Cradle Mountain Hikes Tasmania
Cradle Mountain-Lake St Clair National Park, Tasmania, Australia
Not all National Parks are created equal. Even though I love every park I’ve been to so far, Cradle Mountain really stands out to me. With great views, lots of wombats and a more-than-usual upbeat vibe from fellow hikers, it really is a must-see in Tasmania.
We’ve started putting together this guide to Cradle Mountain Hikes to help you prep for your own adventure out there. I’m convinced you’ll love it!
Cradle Mountain Hikes – Kitchen Hut via Hansons Peak
Distance: Approximately 9.5km return
Approx. Time: 5 to 6 hours return
Trail Type: Circuit
A combination of well-formed track, very steep section, rock scrambling and duckboards.
Difficulty: Moderate overall, but with difficult sections.
Permit needed: A Tasmanian Parks Pass is needed. You can purchase Parks Passes at the visitors center in Pencil Pines. There are short term and Cradle Mountain-Lake St Clair National Park only passes available as well if you’re not local and don’t want to fork up the yearly fee.
We started off at the Dove Lake car park and headed clockwise up Dove Lake Circuit towards Hansons Peak. The trail starts out well-formed with a slight incline but soon turns crazy steep. A little bit of mountain-goating and healthy stamina is needed to get past this section. But the views of Cradle Mountain as well as Dove Lake are pretty much epic.
We have a quick break at Scout Hut (the little unnamed hut you can see on the Cradle Mountain topo map on the junction with Lake Rodway Track). After our breath is caught and my short little leg rebooted their energy, we continue on Face Track towards Kitchen Hut.
Along the track are some signs explaining that Cradle used to be all molten rock which hardened during the Ice Age. This caused great cracks in the mountains that occasionally still break off, causing the flaked look on the peak around you. Pretty neat, right!
Face Track only has a slight incline but gets very rocky with some raised tree roots tackling you along the way. I imagine this part can get very slippery and wet after rain, so do be careful in less than ideal weather.
By the time we get to Kitchen Hut, the summit is completely devoured by clouds, the wind has picked up significantly and with heavy rain on the forecast later that day, we decide to leave Cradle Peak for another day.
Kitchen Hut is just about the cutest emergency shelter I’ve ever seen and always love coming here. The top door comes in handy during winter when blizzards are not uncommon. Note the shuffle to clear the way when necessary. It leads to a tiny mezzanine floor. Downstairs is a few benches and a small table. Kitchen Hut is an emergency shelter only, so no camping, guys. But I bet that if a blizzard got you down, it could easily sleep 6 people semi-comfortably and probably a lot more.
From here we duck onto the Overland Track back down towards the car park. At Wombat Peak we veer off onto Wombat Pool Track. The way down is pretty much all well-formed tracks and duckboards with a short steep section.
Even without the summit, this track is pretty amazing. It has great views, a great hut and we felt like the vibe of fellow hikers was more upbeat than usual. As if every single person there was absolutely loving every second up there. And so they should!
Cradle Mountain Hikes – How to get there
From Hobart, take the Midland Highway towards Launceston. As you approach Launceston start following the signs towards Deloraine. From Deloraine onward, the road to Cradle Mountain-Lake St Clair National Park is pretty well signed. If you would like a more detailed description, check out our field notes to the Waldheim Cabins located directly on Cradle Mountain hikes tracks. Plus, you’ll a couple of tips on where to stop along the way.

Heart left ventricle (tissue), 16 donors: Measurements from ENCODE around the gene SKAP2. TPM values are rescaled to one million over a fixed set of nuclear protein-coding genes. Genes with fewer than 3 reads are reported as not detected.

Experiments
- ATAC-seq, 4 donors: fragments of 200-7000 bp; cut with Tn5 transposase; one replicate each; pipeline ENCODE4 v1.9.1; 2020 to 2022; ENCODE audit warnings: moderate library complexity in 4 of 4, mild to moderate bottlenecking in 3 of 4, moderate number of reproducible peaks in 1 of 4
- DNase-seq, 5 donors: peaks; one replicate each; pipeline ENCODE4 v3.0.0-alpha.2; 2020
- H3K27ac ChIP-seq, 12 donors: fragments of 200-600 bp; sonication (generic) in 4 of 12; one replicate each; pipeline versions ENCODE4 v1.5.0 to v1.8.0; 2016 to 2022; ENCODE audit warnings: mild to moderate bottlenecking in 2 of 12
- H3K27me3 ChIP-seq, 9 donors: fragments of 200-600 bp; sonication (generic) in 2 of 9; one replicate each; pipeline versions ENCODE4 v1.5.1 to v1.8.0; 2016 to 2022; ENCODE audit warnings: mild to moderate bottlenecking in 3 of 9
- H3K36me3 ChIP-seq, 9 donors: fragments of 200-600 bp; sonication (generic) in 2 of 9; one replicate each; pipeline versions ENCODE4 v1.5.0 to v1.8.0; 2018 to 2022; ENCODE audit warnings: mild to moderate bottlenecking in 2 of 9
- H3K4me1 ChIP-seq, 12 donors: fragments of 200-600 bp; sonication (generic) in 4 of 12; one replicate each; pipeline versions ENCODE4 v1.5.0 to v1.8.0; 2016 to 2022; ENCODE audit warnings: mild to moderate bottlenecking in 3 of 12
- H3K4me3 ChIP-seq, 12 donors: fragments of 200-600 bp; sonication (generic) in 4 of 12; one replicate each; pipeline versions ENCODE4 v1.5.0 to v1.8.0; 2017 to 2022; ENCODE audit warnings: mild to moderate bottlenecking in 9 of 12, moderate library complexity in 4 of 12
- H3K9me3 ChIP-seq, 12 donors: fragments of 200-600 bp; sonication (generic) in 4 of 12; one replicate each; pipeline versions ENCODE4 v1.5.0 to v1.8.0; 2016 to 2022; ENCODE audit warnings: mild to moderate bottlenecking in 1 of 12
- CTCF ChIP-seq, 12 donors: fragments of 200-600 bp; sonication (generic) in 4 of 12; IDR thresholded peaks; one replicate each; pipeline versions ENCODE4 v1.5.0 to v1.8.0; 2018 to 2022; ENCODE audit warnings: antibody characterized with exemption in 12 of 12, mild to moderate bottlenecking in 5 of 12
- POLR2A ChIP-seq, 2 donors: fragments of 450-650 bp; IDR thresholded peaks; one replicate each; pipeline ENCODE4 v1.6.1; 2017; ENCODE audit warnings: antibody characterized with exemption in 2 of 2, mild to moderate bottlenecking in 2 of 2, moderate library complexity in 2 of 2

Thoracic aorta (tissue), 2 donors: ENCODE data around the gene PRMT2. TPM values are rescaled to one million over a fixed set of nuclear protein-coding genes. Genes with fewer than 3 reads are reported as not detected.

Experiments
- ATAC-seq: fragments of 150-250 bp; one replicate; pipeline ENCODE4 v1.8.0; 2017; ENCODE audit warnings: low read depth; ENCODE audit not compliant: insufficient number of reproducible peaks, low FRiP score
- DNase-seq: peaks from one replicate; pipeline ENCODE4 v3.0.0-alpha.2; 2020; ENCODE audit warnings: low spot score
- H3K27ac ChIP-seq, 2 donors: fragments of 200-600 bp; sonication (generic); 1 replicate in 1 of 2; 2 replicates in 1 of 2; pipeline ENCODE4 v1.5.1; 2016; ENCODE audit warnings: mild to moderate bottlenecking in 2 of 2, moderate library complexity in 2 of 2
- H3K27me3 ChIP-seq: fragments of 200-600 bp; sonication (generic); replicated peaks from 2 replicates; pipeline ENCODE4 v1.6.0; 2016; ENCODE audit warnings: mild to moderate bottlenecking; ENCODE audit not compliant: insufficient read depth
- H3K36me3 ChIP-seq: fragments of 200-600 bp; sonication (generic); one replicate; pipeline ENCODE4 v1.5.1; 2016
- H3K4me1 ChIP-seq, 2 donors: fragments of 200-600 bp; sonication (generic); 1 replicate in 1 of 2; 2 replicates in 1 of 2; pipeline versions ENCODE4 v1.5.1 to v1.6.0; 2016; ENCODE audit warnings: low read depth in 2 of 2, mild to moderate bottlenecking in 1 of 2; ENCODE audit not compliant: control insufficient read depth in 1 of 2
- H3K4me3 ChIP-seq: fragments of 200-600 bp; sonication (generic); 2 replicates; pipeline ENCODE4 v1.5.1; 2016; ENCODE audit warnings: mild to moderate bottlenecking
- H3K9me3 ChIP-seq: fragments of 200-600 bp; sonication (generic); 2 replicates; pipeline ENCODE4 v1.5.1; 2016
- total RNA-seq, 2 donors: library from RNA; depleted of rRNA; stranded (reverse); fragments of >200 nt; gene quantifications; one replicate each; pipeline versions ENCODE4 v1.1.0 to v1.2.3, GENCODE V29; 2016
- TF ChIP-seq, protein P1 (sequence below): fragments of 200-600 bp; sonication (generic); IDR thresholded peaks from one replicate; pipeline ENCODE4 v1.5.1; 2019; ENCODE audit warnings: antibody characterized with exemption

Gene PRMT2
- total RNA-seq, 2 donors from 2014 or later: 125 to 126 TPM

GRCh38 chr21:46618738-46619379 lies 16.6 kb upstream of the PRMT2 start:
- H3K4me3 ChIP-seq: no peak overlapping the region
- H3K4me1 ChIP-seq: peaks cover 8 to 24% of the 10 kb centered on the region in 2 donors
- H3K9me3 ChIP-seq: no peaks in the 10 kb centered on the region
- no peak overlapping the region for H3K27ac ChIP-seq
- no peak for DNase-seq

Cradle Mountain Hikes – About the National Park
Nearest ranger station: There’s a Visitor Center in Pencil Pines. You can register your walk here, but there’s also walk registration posts at the interpretation center, Dove Lake car park, and the Waldheim Cabins.
Activities: Even though hiking is definitely the main activity, there’s definitely other stuff to do as well. You can meet some Tassie Devils, take a scenic helicopter flight, take a horseback riding tour, go trout fishing or there’s fine dining and a spa at Peppers Lodge if you’re feeling fancy.
Where to get a map: You can get a TasMap topo map for Cradle Mountain Hikes or one for the whole park if you’re planning on hiking the Overland Track at the Visitor Center, most outdoor stores in Tassie and Service Tasmania Offices.
Wildlife: Most of Tassie’s iconic marsupials can be found around Cradle Mountain. I think this has to be the best park in Tasmania to see some wombats. Whenever I visit I see so many, I even dare to guarantee that you’ll see one. They like to hang out alongside the road between the Visitor Center and Dove Lake. There’s also usually many in the moor out the front of the Waldheim Cabins.
Cradle Mountain Hikes – What’s near?
Nearest Accommodation: There’s accommodation for every need, comfort level and budget in Pencil Pine ranging from camping to luxury private spa villas. If you are here to hike, book one of the Waldheim Cabins since they’re directly on the main tracks.
Post Hike Hangout: Since most wildlife in Tasmania is nocturnal, I highly recommend hanging out outside around your hotel, cabin or campsite of choice. During sunset, critters will start to come out and there’s a reasonable chance you’ll see some quolls, possums, pademelons, and many other marsupials.
Wherever you go in nature, please make sure to stick to the Leave No Trace Seven Principals to keep this place as beautiful for the next generations as it is now.
Make sure to check back for more Cradle Mountain hikes. We’ll keep updating as we explore more of this beautiful mountain range.